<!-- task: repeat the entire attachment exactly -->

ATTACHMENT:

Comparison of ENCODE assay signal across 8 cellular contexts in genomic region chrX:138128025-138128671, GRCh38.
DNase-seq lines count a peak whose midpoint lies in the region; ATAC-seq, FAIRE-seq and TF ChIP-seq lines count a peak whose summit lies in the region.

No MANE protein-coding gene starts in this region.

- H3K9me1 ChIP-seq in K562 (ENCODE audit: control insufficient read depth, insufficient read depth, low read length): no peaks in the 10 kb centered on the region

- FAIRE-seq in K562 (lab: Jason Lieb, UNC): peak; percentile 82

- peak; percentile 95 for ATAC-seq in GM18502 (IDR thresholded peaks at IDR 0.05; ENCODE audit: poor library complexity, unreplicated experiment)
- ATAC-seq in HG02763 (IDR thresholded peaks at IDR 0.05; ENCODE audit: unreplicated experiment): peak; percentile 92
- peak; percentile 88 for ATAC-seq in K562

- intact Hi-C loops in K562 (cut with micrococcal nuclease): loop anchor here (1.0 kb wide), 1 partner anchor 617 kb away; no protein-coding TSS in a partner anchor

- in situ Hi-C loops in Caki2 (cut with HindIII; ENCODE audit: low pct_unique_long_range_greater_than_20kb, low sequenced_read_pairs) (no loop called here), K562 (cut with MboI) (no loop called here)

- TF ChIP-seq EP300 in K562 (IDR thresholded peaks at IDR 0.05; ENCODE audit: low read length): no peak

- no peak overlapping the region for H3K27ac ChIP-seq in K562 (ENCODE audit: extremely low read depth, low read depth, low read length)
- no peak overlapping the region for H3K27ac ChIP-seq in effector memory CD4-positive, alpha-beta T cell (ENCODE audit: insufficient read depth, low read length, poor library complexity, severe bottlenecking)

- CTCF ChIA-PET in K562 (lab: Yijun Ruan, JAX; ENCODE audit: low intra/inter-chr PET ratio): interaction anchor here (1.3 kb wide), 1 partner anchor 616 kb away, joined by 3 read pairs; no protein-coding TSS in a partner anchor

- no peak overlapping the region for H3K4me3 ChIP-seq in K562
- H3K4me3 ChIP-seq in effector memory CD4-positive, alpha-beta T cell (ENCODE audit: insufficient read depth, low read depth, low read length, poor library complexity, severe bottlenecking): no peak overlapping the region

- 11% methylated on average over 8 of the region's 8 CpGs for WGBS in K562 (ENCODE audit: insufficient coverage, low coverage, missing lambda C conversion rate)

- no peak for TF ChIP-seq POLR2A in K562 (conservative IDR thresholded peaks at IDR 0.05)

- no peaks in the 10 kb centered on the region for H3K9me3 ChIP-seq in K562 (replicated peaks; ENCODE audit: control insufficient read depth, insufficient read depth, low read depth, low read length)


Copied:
Comparison of ENCODE assay signal across 8 cellular contexts in genomic region chrX:138128025-138128671, GRCh38.
DNase-seq lines count a peak whose midpoint lies in the region; ATAC-seq, FAIRE-seq and TF ChIP-seq lines count a peak whose summit lies in the region.

No MANE protein-coding gene starts in this region.

- H3K9me1 ChIP-seq in K562 (ENCODE audit: control insufficient read depth, insufficient read depth, low read length): no peaks in the 10 kb centered on the region

- FAIRE-seq in K562 (lab: Jason Lieb, UNC): peak; percentile 82

- peak; percentile 95 for ATAC-seq in GM18502 (IDR thresholded peaks at IDR 0.05; ENCODE audit: poor library complexity, unreplicated experiment)
- ATAC-seq in HG02763 (IDR thresholded peaks at IDR 0.05; ENCODE audit: unreplicated experiment): peak; percentile 92
- peak; percentile 88 for ATAC-seq in K562

- intact Hi-C loops in K562 (cut with micrococcal nuclease): loop anchor here (1.0 kb wide), 1 partner anchor 617 kb away; no protein-coding TSS in a partner anchor

- in situ Hi-C loops in Caki2 (cut with HindIII; ENCODE audit: low pct_unique_long_range_greater_than_20kb, low sequenced_read_pairs) (no loop called here), K562 (cut with MboI) (no loop called here)

- TF ChIP-seq EP300 in K562 (IDR thresholded peaks at IDR 0.05; ENCODE audit: low read length): no peak

- no peak overlapping the region for H3K27ac ChIP-seq in K562 (ENCODE audit: extremely low read depth, low read depth, low read length)
- no peak overlapping the region for H3K27ac ChIP-seq in effector memory CD4-positive, alpha-beta T cell (ENCODE audit: insufficient read depth, low read length, poor library complexity, severe bottlenecking)

- CTCF ChIA-PET in K562 (lab: Yijun Ruan, JAX; ENCODE audit: low intra/inter-chr PET ratio): interaction anchor here (1.3 kb wide), 1 partner anchor 616 kb away, joined by 3 read pairs; no protein-coding TSS in a partner anchor

- no peak overlapping the region for H3K4me3 ChIP-seq in K562
- H3K4me3 ChIP-seq in effector memory CD4-positive, alpha-beta T cell (ENCODE audit: insufficient read depth, low read depth, low read length, poor library complexity, severe bottlenecking): no peak overlapping the region

- 11% methylated on average over 8 of the region's 8 CpGs for WGBS in K562 (ENCODE audit: insufficient coverage, low coverage, missing lambda C conversion rate)

- no peak for TF ChIP-seq POLR2A in K562 (conservative IDR thresholded peaks at IDR 0.05)

- no peaks in the 10 kb centered on the region for H3K9me3 ChIP-seq in K562 (replicated peaks; ENCODE audit: control insufficient read depth, insufficient read depth, low read depth, low read length)